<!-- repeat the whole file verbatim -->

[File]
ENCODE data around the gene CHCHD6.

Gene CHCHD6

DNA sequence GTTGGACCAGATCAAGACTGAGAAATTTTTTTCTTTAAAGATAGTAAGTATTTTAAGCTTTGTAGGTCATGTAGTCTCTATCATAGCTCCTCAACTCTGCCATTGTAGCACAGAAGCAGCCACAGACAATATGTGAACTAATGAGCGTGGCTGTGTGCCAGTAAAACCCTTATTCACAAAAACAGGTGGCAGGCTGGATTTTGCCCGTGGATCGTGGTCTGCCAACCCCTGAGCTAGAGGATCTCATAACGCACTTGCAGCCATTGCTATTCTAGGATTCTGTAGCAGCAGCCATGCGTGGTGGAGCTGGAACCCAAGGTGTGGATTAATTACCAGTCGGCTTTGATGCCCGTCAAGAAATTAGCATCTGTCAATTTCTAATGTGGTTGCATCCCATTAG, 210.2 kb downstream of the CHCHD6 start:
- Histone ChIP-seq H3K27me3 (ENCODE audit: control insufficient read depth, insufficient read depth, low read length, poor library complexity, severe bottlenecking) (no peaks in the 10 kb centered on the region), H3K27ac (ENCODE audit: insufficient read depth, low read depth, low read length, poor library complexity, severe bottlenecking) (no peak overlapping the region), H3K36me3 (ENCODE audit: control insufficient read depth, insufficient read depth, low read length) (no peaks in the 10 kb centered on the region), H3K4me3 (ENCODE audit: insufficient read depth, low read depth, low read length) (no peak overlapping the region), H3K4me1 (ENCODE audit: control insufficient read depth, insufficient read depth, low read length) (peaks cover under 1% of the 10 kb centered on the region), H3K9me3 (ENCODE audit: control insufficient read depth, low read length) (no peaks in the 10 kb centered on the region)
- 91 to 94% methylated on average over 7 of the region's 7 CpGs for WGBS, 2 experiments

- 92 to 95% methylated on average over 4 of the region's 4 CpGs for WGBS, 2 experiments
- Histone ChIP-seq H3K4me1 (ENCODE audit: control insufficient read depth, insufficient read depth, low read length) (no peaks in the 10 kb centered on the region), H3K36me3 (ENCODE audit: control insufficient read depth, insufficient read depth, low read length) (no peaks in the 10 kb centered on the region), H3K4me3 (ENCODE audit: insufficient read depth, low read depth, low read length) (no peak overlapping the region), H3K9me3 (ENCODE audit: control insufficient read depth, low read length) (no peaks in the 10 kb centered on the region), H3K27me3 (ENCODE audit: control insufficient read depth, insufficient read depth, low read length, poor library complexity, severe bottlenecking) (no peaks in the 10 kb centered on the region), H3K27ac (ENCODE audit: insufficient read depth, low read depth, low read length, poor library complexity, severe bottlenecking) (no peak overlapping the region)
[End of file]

ENCODE data around the gene CHCHD6.

Gene CHCHD6

DNA sequence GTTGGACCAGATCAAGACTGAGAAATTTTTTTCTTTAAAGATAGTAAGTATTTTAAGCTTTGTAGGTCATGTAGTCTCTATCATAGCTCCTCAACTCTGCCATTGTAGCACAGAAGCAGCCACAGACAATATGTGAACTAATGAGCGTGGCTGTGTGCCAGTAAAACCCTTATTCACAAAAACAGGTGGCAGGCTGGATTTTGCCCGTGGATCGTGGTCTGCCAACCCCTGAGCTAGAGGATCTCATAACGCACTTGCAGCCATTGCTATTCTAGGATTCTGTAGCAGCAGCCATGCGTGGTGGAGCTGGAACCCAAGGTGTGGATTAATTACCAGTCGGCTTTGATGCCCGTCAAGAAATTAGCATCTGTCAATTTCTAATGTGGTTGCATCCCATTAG, 210.2 kb downstream of the CHCHD6 start:
- Histone ChIP-seq H3K27me3 (ENCODE audit: control insufficient read depth, insufficient read depth, low read length, poor library complexity, severe bottlenecking) (no peaks in the 10 kb centered on the region), H3K27ac (ENCODE audit: insufficient read depth, low read depth, low read length, poor library complexity, severe bottlenecking) (no peak overlapping the region), H3K36me3 (ENCODE audit: control insufficient read depth, insufficient read depth, low read length) (no peaks in the 10 kb centered on the region), H3K4me3 (ENCODE audit: insufficient read depth, low read depth, low read length) (no peak overlapping the region), H3K4me1 (ENCODE audit: control insufficient read depth, insufficient read depth, low read length) (peaks cover under 1% of the 10 kb centered on the region), H3K9me3 (ENCODE audit: control insufficient read depth, low read length) (no peaks in the 10 kb centered on the region)
- 91 to 94% methylated on average over 7 of the region's 7 CpGs for WGBS, 2 experiments

- 92 to 95% methylated on average over 4 of the region's 4 CpGs for WGBS, 2 experiments
- Histone ChIP-seq H3K4me1 (ENCODE audit: control insufficient read depth, insufficient read depth, low read length) (no peaks in the 10 kb centered on the region), H3K36me3 (ENCODE audit: control insufficient read depth, insufficient read depth, low read length) (no peaks in the 10 kb centered on the region), H3K4me3 (ENCODE audit: insufficient read depth, low read depth, low read length) (no peak overlapping the region), H3K9me3 (ENCODE audit: control insufficient read depth, low read length) (no peaks in the 10 kb centered on the region), H3K27me3 (ENCODE audit: control insufficient read depth, insufficient read depth, low read length, poor library complexity, severe bottlenecking) (no peaks in the 10 kb centered on the region), H3K27ac (ENCODE audit: insufficient read depth, low read depth, low read length, poor library complexity, severe bottlenecking) (no peak overlapping the region)